Antonio’s Tips on Avoiding Sports Injuries

As Lakeside athletes return to their sports and competitive seasons, many will inevitably experience sports injuries. High school sports injuries of all kinds, such as torn MCLs, broken bones, and concussions, are extremely common, accounting for half a million doctor visits per year. At Lakeside, 66% of polled athletes report that they have experienced an injury at some point in high school. Yet only 33% of athletes spent the recommended time taking preventive measures to protect their bodies.  

Antonio Gudiño, Lakeside’s head athletic trainer, runs the Ed Putnam Sports Medicine Facility, along with Assistant Trainer Kayla Schmidt. It’s better known as the “training room,” where trainers primarily treat students for sports-related injuries. To better understand how athletes should take care of themselves, I headed to the training room to talk with Antonio. 


Nara C. ’25 (NC): On average, how many students do you treat per day?

Antonio Gudiño (AG): It depends on what events are going on, or what sports are practicing, but if it was a regular practice day, between 20 and 30. And that’s including students that need stuff unrelated to athletics.

NC: What are some key practices athletes should work into their routine to prevent sports injuries? 

AG: (Laughs) You’ve heard me say it a lot: stretching, rolling out, and massaging helps maintain the body after the muscles have been stressed in sports practice. I’d utilize icing for treating athletes post-injury, but not as a preventative measure. 

NC: How often should athletes stretch, roll, and massage?

AG: That depends on the athlete and how much they practice. You want to spend at least 10 or 15 minutes, if not 20, before the warmup or after practice to incorporate rolling, stretching, and just going back to the status quo of the body. That’s what a cooldown or a warmup helps with. And that’s why I would say to try to do it after practice because part of the cooldown is to get the body back to where it was before you started practice.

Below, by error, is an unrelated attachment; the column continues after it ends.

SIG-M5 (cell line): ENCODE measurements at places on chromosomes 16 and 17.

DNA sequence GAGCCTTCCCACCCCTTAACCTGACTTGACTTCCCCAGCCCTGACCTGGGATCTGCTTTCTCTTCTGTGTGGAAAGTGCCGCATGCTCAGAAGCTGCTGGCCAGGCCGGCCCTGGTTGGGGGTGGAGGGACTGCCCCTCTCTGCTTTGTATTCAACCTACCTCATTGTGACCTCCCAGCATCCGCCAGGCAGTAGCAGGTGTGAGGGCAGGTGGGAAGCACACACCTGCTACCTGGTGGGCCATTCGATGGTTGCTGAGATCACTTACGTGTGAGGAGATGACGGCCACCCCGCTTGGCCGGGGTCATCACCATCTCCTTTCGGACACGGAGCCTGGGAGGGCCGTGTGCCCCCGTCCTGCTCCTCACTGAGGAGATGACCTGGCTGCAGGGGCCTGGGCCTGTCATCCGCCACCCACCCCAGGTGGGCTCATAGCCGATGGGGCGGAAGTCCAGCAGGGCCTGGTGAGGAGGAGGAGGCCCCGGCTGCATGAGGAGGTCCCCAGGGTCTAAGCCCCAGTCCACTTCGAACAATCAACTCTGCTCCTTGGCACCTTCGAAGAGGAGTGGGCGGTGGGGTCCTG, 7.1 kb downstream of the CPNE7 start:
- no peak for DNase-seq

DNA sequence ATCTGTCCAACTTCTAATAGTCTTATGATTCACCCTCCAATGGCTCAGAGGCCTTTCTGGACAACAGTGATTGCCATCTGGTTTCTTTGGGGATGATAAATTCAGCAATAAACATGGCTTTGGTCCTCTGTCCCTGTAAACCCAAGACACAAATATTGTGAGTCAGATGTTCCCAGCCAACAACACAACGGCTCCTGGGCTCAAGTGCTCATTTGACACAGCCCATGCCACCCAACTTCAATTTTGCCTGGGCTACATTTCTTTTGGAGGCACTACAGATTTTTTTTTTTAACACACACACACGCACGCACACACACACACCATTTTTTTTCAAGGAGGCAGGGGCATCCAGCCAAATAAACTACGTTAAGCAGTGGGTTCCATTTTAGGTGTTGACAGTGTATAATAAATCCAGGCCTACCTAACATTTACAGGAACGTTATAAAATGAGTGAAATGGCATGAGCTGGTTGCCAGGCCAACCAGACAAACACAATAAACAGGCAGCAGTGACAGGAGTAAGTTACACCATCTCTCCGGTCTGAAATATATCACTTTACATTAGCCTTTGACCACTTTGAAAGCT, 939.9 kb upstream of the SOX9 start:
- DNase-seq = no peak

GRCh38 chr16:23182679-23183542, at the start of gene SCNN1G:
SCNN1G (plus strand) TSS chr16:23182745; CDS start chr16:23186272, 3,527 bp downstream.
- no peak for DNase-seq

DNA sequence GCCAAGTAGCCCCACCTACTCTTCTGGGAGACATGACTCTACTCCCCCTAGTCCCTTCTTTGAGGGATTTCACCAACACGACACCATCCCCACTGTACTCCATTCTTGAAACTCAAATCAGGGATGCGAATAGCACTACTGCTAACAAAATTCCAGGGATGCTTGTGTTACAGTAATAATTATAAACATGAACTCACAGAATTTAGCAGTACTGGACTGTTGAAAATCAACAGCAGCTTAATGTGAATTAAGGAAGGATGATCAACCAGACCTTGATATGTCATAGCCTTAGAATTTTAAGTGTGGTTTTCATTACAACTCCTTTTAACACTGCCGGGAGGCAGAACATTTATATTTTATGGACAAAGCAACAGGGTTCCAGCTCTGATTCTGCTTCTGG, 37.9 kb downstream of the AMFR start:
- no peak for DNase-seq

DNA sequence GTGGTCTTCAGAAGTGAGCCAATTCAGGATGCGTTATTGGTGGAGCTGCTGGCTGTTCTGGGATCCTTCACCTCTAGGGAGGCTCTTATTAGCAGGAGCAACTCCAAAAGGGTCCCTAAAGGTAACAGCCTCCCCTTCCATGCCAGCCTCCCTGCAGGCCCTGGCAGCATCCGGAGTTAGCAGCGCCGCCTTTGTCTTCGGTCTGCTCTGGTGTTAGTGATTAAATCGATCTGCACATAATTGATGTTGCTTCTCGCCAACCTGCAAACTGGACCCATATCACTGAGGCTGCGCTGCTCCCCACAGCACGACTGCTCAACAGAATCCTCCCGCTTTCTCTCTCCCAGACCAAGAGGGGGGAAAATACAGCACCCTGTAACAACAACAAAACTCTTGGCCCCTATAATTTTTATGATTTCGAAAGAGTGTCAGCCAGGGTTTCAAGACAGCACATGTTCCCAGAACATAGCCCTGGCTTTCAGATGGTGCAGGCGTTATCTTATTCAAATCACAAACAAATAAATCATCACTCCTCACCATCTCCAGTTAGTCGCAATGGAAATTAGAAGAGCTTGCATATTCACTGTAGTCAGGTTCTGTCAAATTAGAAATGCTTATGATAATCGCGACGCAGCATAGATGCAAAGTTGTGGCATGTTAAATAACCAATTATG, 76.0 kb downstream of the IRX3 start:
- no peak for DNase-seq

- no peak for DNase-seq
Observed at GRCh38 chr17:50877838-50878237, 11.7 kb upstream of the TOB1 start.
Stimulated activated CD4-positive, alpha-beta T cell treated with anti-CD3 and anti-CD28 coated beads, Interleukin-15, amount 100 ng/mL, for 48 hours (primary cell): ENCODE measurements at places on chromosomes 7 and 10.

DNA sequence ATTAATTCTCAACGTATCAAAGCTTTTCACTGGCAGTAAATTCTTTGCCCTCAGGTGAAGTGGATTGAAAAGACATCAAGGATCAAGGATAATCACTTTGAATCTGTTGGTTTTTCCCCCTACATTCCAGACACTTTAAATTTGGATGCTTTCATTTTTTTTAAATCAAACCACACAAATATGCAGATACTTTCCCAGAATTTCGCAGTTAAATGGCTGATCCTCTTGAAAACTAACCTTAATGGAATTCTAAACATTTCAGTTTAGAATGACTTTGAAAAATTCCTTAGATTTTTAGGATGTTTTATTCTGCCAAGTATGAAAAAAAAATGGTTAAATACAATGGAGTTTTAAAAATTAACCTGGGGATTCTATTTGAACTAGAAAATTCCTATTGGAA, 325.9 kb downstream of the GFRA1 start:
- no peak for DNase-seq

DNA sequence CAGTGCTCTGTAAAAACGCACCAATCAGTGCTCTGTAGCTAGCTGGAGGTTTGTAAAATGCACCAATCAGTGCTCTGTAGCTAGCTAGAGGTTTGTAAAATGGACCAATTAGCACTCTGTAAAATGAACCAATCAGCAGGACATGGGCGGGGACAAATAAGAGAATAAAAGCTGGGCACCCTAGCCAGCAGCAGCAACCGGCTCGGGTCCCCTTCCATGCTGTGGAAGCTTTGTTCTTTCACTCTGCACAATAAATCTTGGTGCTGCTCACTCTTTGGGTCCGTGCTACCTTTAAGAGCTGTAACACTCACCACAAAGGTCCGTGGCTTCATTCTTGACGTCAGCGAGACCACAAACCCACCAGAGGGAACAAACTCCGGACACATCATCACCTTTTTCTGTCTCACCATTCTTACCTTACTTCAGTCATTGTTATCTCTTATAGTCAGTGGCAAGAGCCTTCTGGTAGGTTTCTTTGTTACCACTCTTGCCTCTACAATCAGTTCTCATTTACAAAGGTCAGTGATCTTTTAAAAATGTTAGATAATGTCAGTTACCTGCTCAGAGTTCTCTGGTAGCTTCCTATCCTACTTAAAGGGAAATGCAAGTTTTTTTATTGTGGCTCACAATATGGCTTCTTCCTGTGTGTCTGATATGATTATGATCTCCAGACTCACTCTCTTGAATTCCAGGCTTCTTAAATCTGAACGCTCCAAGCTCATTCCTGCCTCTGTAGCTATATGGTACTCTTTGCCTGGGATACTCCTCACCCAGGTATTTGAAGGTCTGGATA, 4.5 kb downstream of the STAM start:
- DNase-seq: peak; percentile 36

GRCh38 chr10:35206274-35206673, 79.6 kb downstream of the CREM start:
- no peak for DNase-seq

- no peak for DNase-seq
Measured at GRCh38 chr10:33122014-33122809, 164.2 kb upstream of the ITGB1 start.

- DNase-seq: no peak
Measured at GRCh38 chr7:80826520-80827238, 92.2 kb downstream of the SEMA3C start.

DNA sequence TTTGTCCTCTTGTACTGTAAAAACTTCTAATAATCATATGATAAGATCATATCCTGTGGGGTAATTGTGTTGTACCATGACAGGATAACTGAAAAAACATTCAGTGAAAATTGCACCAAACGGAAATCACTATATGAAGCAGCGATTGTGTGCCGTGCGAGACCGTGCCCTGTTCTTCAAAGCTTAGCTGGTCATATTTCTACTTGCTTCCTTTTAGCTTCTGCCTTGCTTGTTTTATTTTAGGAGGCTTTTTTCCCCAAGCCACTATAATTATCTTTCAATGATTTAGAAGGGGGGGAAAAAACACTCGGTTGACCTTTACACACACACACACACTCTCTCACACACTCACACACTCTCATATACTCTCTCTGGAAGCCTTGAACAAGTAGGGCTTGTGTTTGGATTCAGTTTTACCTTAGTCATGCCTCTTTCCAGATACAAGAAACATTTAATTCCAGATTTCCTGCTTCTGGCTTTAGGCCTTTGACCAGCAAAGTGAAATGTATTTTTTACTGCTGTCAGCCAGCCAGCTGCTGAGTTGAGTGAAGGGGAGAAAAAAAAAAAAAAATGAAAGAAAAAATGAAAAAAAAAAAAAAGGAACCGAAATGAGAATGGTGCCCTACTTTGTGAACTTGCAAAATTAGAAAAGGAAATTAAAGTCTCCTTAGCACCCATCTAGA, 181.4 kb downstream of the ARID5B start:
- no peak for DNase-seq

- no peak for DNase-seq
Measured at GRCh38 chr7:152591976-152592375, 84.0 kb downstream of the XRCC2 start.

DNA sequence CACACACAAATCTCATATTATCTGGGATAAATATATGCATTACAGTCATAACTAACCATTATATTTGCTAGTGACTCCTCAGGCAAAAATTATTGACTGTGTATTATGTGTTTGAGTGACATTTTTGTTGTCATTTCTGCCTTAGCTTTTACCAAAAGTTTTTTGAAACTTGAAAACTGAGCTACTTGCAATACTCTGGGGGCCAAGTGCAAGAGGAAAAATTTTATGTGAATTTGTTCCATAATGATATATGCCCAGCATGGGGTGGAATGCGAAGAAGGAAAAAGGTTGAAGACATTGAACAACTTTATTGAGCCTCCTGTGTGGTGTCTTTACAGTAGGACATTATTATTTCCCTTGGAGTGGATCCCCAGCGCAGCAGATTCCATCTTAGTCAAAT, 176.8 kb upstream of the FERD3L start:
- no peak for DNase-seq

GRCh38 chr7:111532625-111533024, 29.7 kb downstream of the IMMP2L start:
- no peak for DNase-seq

NC: What do you see as the main cause of Lakeside athletes’ injuries, not counting trauma injuries like concussions?

You want to spend at least 10 or 15 minutes, if not 20, before the warmup or after practice to incorporate rolling, stretching, and just going back to the status quo of the body.

AG: A lot of it has to do with hip mobility— it’s not specific to a sport. Humans move, and we eventually do things that are not quite made for the body to do, but athletes do them anyway.

But aside from that, I would say the lack of preparation to start a sport — meaning no preseason or somebody who has never played a sport suddenly getting themselves completely into sports. Start preparing the body for the demands of a sport that are going to be five or six days a week with a longer preseason. In middle school, you have way less practice time and way fewer games, so going from the middle school to the upper school, you see a stark difference. Too much, too soon.

NC: What message would you like to leave athletes with?

AG: Have a balanced life. Do not miss stuff because of sports practice. It’s hard when [sports] consume your life; if it does that, stress levels heighten, and there’s a lot of research suggesting stress equals injuries. So having less stress will help in general with having less injuries. The American culture can be very single-sport minded — “I want my kid to be the best tennis player, so they play the same sport throughout their whole life” — and that’s when you have a heightened risk of burnout and injuries.

This interview has been edited for clarity.